I've added some icons and wanted to shout out to lanning and wisteria_, and also flambeau, because I think I got several from them. There are a few others I can't remember the origins of. I am 99% sure that all the ones I've put up so far were all appropriately taken when people posted to offer them. Unfortunately I've noticed that I suffix icon files with people's user names for (a) icons that are theirs, not mine, and (b) for icons that people made and I was saving to use someday. Confusing.
My dream this morning made me wonder how accurate watcher diaries are. So, a watcher is assigned a slayer and records details about her life and, less often, her death. Fine, cool. But the watcher diaries also have vampire histories in them with various amounts of detail. It would make sense for watchers to pore through diaries over a period of time to cull out references to a single vampire and then collect them into one biography-style volume--the history of Angelus, the history of Spike. It's unclear whether this is the case, though. I suppose Giles, in the episode "Angel," could use the term "watcher diary" to refer to some kind of supplemental volume that contains info on various vampires (e.g., "Vampires of the European Continent, 1719-1845"). He certainly has a lot of details--Angel's origins, his movements, hunting patterns, even his tattoo and a picture of a woman he'd once known. And we know that Wes has some very definitive accounts of his movements for certain periods of time.
And yet...how believable is that, if you extrapolate? There might be periods of time where the available info is richer; you can imagine a particular watcher gaining an "in" to a vampire social circle in some way, as a spy, or just being on the spot in the same small town, close enough to tail a particular vampire and record details. (And that must certainly account for a lot of watcher deaths over the years.) But it's less plausible that they'd have a close itinerary of a vampire's movements, month to month, for centuries at a time. At one point Giles says: "There's...no record of [Angel] hunting [in America]." He's talking about a period of over eighty years there. That's not saying much. If you wanted that to *really* mean something, you'd have to posit a network of watchers scattered across America, or watchers in England poring over a century's worth of American newspapers and noting down any report of a killing that resembles a vampire attack, and their work would have to represent a good accounting of which vampires are responsible for which killings. If they had *that* level of authoritative documentation, then saying that Angel has no record of hunting in America carries some weight. But it's highly unlikely they have that kind of info--and if a vamp is successful, a survivor, he's not going to be identified in association with a killing. So all that Giles is *really* saying here is that they've never had a meaningful report reach them to indicate that Angel was associated with a killing. He *could* have gone on a wild decade-long spree at any time, and as long as it didn't reach the attention of the watchers, they'd have no record of him hunting.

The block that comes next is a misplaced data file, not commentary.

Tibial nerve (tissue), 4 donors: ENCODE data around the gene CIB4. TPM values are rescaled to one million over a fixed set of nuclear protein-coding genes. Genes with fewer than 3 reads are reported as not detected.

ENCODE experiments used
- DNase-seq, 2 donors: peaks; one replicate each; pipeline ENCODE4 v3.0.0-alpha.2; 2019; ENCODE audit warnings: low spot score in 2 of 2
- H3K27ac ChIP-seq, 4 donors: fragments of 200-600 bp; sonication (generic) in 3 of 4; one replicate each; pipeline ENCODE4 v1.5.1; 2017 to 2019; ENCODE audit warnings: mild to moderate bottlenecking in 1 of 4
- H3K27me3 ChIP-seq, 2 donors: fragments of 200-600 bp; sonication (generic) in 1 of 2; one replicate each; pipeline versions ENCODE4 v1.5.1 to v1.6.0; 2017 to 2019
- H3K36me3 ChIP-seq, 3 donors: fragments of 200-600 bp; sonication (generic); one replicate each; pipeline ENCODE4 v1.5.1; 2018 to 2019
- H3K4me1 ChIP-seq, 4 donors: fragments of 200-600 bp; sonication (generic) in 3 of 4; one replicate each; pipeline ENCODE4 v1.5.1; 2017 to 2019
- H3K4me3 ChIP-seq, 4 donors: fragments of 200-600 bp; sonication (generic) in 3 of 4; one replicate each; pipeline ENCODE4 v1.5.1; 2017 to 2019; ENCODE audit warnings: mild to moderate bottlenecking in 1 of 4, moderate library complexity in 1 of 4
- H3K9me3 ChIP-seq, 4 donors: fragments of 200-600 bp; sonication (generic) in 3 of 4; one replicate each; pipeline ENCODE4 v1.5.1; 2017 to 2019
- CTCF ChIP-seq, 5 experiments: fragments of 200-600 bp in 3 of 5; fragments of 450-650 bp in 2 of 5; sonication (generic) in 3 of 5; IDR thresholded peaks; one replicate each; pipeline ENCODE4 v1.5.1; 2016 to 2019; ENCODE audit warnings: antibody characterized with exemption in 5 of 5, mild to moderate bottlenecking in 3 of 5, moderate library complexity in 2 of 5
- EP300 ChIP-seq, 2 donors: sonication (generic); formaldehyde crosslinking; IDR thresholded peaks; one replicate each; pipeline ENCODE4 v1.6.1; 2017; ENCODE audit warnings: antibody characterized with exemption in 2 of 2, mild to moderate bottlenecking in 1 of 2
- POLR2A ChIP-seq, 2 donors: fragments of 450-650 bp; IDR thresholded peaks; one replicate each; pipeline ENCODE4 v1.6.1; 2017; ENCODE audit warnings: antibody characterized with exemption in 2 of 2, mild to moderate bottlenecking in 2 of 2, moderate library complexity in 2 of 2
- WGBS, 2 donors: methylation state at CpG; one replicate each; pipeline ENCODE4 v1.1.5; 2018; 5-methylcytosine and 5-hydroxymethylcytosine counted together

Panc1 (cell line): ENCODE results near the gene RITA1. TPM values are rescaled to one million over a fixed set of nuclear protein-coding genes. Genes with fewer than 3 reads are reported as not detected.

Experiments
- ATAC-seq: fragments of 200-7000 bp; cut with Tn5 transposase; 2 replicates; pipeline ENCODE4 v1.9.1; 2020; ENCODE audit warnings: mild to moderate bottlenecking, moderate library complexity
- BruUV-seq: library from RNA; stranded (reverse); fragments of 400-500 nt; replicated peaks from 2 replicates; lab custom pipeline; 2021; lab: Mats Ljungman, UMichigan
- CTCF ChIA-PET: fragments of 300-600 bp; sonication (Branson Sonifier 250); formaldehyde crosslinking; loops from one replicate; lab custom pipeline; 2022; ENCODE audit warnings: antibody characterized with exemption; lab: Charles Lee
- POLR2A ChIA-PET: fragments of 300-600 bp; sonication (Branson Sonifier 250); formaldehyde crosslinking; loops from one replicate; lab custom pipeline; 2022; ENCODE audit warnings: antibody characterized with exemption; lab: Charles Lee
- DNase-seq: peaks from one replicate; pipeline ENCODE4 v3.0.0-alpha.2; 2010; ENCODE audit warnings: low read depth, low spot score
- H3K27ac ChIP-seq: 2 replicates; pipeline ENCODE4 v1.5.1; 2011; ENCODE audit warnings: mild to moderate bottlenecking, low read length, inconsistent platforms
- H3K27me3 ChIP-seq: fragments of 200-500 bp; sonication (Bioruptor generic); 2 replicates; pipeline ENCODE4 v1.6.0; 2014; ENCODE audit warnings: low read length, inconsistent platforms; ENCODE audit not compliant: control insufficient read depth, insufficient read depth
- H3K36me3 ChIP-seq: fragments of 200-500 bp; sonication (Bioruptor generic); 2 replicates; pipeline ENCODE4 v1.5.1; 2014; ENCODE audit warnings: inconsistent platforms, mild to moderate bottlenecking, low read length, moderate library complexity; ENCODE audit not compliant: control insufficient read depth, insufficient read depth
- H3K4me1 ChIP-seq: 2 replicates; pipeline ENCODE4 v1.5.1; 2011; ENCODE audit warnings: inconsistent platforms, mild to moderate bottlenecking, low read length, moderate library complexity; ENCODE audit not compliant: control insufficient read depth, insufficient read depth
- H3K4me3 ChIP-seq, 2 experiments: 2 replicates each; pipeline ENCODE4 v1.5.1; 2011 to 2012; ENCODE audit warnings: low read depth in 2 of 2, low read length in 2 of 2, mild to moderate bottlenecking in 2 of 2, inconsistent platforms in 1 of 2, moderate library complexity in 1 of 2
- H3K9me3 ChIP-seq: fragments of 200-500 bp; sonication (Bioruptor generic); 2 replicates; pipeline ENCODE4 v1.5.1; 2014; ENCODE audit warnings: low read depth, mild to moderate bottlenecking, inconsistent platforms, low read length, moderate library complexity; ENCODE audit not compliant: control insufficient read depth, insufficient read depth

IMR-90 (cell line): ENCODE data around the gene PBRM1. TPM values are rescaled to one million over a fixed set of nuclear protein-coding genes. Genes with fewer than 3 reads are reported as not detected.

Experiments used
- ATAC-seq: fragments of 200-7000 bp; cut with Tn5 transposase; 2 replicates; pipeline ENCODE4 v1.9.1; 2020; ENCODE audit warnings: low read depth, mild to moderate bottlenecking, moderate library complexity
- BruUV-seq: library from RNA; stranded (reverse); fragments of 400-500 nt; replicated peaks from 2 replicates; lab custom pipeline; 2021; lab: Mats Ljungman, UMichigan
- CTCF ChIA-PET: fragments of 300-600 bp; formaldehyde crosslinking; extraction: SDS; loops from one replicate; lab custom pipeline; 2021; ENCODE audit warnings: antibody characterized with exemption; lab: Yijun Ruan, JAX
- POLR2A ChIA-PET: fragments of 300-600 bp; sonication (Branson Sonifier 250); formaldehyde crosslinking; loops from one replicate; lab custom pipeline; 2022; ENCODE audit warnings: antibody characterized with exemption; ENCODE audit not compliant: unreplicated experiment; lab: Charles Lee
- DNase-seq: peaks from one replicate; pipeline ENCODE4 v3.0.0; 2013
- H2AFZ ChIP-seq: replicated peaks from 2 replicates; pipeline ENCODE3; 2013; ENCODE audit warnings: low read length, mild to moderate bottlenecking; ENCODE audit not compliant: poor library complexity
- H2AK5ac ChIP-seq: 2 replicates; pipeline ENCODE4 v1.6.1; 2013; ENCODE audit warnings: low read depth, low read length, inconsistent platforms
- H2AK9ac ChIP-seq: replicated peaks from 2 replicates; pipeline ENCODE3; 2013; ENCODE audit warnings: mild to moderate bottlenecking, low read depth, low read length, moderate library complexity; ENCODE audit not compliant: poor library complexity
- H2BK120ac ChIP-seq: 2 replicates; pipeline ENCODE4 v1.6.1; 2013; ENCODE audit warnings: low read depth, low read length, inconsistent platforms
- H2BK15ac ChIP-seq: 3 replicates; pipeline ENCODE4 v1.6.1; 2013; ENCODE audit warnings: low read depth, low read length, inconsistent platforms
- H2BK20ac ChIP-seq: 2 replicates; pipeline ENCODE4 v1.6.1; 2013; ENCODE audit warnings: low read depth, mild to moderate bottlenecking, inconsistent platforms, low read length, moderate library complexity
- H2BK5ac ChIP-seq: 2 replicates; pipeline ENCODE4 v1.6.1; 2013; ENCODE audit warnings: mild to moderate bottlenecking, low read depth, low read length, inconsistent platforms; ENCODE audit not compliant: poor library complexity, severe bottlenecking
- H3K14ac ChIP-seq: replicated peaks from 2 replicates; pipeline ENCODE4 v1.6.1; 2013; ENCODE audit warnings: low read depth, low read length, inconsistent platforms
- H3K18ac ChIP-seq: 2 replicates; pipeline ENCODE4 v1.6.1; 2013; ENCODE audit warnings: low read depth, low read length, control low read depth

I just think that's kind of funny. I mean, it represents how the so-called "facts" we're presented with in canon can fall apart if you look at them too closely.
As another example, when I first watched "Fool for Love," I thought it implied that the story of Spike's "railroad-spike" torture was in fact apocrypha, a distortion of the truth, the truth being that his nickname, William the Bloody, in fact referred to his reputation for bloody awful poetry. It took me a while to twig to the alternate (and probably more sensible) reading, which is that he got the nickname when he was alive and then turned its meaning around by torturing the men who bestowed it on him. But I still kind of like the first reading, because it represents how tiny details of truth can be wildly exaggerated when they get set down as history. You can imagine some Victorian junior watcher interviewing William's contemporaries to get anecdotal material and then turning the very mundane facts of his life into the lurid melodrama of vampire notoriety.
I can't remember what number three was.